Tavis: How does one give direction to an actor to be that ugly, that reprehensible on camera?

Jolie: You know, what was beautiful about him is we talked about the film and what the messages of the film were, and he understood that his part was to not represent Japan because that character doesn’t represent Japan, but to represent the opposition and the aggression and the anger and the violence that Louis would then rise up against. And he knew that the harder he threw down against him, the more it would matter for Louis, and he met Louis and cared about Louis and spent time with him.

So I think he took very seriously as a real professional this is his job. His job was to go to the ugliest, darkest place that he could find himself and he told me – you can’t tell an actor how to do that or where to find that. You just tell them what they have to accomplish.

What he told me was he thought about if someone tried to kill his family. It’s why I think it was so painful for him actually to play this. He would get in a sweat because to think about that, to meditate on somebody hurting your family in order to bring up that emotion, especially if you’re not a trained actor, is very, very difficult.

Tavis: I want to go a little deeper inside the film, Angelina, in a second. Let me back up for a second, though, because I am curious – and I’m glad you’re here so I can ask you this. I love the two choices that you made to date for directing that we’ve seen at least. I know there are some other stuff in the works. We’ll maybe talk about that later. Who knows?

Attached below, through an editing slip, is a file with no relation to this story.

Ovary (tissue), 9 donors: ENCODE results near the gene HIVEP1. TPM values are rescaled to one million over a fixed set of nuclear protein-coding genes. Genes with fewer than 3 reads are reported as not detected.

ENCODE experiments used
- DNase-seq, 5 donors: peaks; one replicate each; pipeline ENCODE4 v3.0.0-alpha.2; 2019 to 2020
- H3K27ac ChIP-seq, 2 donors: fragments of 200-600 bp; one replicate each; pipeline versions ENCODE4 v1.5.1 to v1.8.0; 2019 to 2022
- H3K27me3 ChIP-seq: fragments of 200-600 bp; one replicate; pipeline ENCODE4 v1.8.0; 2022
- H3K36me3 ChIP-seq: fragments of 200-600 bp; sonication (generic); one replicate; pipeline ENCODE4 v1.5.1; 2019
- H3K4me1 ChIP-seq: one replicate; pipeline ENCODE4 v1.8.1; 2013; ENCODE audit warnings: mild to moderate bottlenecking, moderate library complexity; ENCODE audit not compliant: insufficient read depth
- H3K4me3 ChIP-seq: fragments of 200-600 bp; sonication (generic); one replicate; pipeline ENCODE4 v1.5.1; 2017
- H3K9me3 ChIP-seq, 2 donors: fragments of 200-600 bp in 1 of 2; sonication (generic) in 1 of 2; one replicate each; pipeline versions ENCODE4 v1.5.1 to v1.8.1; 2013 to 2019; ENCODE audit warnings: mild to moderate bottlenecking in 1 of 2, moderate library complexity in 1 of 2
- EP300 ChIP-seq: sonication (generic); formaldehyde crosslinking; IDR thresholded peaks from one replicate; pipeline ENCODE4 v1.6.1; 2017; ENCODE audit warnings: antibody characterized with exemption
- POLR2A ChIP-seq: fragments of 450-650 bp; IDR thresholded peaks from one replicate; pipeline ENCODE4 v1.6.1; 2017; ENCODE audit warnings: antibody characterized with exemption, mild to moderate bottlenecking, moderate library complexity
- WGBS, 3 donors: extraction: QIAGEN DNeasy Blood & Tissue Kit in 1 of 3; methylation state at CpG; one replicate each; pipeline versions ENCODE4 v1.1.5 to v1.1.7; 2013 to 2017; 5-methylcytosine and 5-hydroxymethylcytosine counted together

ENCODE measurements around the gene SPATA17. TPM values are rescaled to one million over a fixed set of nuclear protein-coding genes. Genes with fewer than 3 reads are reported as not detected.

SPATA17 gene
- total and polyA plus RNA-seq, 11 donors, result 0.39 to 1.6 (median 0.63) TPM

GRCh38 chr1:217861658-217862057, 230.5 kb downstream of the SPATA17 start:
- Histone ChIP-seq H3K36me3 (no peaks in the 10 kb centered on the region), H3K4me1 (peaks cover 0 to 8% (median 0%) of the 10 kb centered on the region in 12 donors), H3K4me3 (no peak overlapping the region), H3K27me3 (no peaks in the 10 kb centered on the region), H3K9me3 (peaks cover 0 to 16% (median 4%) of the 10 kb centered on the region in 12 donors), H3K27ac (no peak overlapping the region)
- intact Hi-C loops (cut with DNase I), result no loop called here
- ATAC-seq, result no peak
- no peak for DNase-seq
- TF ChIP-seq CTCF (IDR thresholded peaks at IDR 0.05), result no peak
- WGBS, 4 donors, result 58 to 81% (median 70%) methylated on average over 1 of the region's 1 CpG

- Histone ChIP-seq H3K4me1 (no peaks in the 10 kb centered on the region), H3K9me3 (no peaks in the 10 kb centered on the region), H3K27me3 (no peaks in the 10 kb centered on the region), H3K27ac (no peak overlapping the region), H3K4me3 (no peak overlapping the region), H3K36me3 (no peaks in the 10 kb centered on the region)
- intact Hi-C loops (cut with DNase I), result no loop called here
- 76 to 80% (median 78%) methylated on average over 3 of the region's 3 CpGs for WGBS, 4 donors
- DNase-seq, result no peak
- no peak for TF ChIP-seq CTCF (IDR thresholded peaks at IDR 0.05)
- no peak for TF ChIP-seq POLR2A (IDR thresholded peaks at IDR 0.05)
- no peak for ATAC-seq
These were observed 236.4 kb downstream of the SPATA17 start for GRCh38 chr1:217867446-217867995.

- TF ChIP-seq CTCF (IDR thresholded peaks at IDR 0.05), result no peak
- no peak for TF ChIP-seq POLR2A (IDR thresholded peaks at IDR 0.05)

But for the two things that you brought us so far, I love the choices you’ve made, but I am fascinated by what it is that fascinates you about the dehumanization of war. You’ve done this twice now. What is that?

Jolie: I think – you know, it’s hard to analyze yourself. You don’t know why you’re drawn to the stories. I imagine it’s partly because of my work with the UN for over 12 years and spending so much time with people who are affected by war and I see what conflict does to the human spirit.

I think also in telling stories, we tell stories so we can really understand more about ourselves and each other. So war brings out the worst and the best in people, these extreme situations.

What I find interesting to me is that what’s different about the films is, if you look at them in order, they kind of grow, I think, in a positive way which is that the first film was really analyzing how people during the war in Yugoslavia who could be friends and lovers could then get to a place where they could kill each other, how that could take over.

And “Unbroken” is about then taking all that pain and all that ugliness and how do you rise up against it and become a very loving person full of forgiveness and joy and not let it bring you down and not bring you to that place where the first film left off.

So maybe it’s that. Maybe it’s that journey of me trying to understand these aspects of human nature and I think, of course, you know, if you don’t study history, as they say, you’re doomed to repeat it. And we must look at these histories and understand what happened, why.